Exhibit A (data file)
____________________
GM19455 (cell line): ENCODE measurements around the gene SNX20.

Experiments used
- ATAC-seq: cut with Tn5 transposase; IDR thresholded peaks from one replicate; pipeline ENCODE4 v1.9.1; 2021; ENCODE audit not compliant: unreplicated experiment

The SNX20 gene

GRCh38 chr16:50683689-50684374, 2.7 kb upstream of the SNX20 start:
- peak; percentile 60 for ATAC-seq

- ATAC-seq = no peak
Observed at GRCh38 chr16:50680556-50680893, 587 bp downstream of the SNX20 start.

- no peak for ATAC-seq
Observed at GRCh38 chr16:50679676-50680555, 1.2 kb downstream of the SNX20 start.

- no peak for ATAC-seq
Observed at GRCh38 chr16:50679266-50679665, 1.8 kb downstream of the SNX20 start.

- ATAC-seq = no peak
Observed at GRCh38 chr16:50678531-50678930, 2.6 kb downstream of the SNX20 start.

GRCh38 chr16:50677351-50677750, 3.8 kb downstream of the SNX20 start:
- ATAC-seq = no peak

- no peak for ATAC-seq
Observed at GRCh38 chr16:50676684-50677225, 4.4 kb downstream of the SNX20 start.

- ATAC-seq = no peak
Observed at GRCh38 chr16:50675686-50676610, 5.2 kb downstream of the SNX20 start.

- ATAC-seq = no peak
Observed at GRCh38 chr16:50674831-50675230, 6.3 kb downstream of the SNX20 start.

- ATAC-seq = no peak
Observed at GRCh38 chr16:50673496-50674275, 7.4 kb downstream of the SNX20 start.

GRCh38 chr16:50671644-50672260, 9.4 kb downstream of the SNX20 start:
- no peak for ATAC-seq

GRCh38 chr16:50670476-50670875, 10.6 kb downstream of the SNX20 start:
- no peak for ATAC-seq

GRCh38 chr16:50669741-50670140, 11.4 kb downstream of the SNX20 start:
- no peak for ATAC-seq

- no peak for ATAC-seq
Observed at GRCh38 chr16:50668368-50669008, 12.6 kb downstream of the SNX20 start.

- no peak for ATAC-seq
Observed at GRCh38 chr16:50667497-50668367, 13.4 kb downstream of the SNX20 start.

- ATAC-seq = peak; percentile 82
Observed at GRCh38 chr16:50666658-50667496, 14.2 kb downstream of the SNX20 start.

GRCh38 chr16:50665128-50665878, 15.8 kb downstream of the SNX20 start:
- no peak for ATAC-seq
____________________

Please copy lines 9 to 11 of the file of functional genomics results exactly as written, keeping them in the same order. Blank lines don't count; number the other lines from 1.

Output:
- no peak for ATAC-seq
Observed at GRCh38 chr16:50679676-50680555, 1.2 kb downstream of the SNX20 start.

- no peak for ATAC-seq